I have read numerous versions of Grimm's Fairy Tales. You can say, I collect different editions of it. This book however, is edited. It isn't as gruesome or gory as some of the versions are. The stories are still good, and have mainly the same plot, but, details are left out. For example, in the Juniper Tree (page 198), the story is supposed to have the little boy being eaten by his father, unknowingly. In this version, he is just buried under the Juniper Tree, instead of just his bones after the father ate the broth. Also, the song the bird sings is different. Maybe it was just a difference in translators. I really don't know. But, it wasn't as satisfying as other versions of this classic collection.
Guest More than 1 year ago
Edited beyond recognition this edition has been dismembered like a Grimm brothers character, although you'll never know because they took out all of the original, gruesome details.
Duckyknits More than 1 year ago
The Classic Series does it again - the Grimm's Fairy Tales offers the pure and unadulterated versions of the stories. This book offers 600 pages of stories. Although the stories are a bit simple and extreme to modern sensibilities, from a historical context it is a fascinating experience. I wouldn't recommend this to children! But to the academic or historically inclined adult in your life this makes for a fascinating read!
Guest More than 1 year ago
These tales which stand the test of time have become some of mine and my son's favorites. We love to read folklore from all over the world, but Grimm's are some of the best as far as we can see.
Guest More than 1 year ago
My father bought this book for me when I was about 7. Since then I've read at least a dozen times. The stories never get tiring and are something to share with the next generation. It's no wonder the Grimm name as become synonomous with children's fantasy and so many have reinterpreted these classic tales. Should be enjoyed by all ages!
Ashley Wildman More than 1 year ago
absolutely wonderful
Anonymous More than 1 year ago
In regards to the other reviews, I think I was more pleased with this because I was more aware of the "traditional" versions. This isn't Disney, people! This is GRIMM. And no, it's not politically correct. And no, it's not happily ever after. But if you are interested in past history and past tales, if you want to see the "real" versions (or close to it), read this. It's entertaining, imaginative and what a lot of today's stories are based on.
EugeneTX More than 1 year ago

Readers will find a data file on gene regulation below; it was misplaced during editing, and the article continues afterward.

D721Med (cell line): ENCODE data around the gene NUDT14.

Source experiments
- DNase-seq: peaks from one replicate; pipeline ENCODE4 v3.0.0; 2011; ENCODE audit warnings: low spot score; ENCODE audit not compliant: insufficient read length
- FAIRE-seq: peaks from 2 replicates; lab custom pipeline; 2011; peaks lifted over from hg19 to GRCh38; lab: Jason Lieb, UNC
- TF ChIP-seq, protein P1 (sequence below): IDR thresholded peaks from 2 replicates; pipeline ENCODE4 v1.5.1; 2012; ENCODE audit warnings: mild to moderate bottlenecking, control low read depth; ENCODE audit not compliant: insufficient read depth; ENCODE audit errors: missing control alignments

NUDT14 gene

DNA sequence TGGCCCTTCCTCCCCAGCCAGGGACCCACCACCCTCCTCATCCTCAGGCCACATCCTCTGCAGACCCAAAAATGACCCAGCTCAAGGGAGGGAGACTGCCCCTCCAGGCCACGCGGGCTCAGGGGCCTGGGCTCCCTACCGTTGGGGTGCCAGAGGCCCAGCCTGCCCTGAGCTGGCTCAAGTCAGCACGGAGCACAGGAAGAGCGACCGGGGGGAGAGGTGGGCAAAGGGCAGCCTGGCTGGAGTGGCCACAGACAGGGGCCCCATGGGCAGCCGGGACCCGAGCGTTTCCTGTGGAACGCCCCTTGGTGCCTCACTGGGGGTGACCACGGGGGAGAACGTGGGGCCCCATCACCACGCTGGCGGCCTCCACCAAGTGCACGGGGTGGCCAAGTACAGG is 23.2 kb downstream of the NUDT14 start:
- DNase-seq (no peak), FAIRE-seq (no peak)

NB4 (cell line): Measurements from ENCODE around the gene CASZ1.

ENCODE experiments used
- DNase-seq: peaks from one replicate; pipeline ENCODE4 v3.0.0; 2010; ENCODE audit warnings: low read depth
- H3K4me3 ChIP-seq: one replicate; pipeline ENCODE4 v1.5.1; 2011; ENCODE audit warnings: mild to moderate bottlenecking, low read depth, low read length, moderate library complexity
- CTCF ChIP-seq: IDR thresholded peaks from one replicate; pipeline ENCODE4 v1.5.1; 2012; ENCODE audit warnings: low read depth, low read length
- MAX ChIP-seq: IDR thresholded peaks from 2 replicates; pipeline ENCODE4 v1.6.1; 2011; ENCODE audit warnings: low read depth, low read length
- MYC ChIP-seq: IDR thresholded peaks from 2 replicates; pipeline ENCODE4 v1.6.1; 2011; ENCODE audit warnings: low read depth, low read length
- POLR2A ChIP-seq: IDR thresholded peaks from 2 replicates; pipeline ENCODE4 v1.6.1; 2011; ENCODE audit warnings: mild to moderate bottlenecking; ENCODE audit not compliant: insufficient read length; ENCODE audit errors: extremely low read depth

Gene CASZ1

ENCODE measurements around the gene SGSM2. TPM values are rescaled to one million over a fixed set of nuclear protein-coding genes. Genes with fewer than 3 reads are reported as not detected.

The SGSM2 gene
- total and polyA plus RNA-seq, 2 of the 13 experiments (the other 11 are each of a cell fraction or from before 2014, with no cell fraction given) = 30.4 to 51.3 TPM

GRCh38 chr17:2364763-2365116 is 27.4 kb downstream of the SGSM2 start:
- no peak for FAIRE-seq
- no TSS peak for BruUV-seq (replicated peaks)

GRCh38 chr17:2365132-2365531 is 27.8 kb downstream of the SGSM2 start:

This book is miserably pathetic and clealy illustrates what well intentioned idiots can to a a memorable book. There is one proviso though...and that is if you purchase this book, also purchase Grimm's Fairy Tales by Maria Tatar who attempts and does salvage the core and meaning of the original verses. One item of concern for Elizabeth Dalton was which end of the donkey, ass, burrow, jenny, or palfrey the animal had the ability to pass gold. It's all in the mind Elizabeth. I promise you that if there did exist a gold passing burro, from whatever end, and I owned it...I would be biting every nugget to test its authenticity. Wouldn't it be nice one day, if we no longer had to put up with prudish censors and mindless editors who decide for me that I cannot handle the material. I resent having to read something ancient through the eys of a super rigid Victorian who sees something sleazy in every situation. Why not leave the original material as it was when it was in its best form? I would recommend buying and reading the book along with Maria Tatar's book Without mario Dalton's book falls flat on its face. It is mindless, dumb, and unfunney until you read the rest of the story.
Taylor-Marie More than 1 year ago
Finally a storybook that contains the true side of the stories and how they were originally told. I was fed up with the Disney version of a couple of the stories, a little too kidish, but these stories can be read by any teen or adult. Varying in pages, each story is long enough to tell the story but short enough that the story doesn't get boring before the end. The Brothers Grimm did a fantastic job with the stories andI recommed this book for anyone who loves tales or short stories. This book is simply a classic.
Guest More than 1 year ago
Absolutely blown away. I never knew the reality of most of the fairy tales that have been retold and cleaned up for Disney and whomever else wanted tell them. Many of them range from macabre to gruesome...a must read.
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This is a great collection of a very well known classic very interesring stories to read I have found ones I don't even know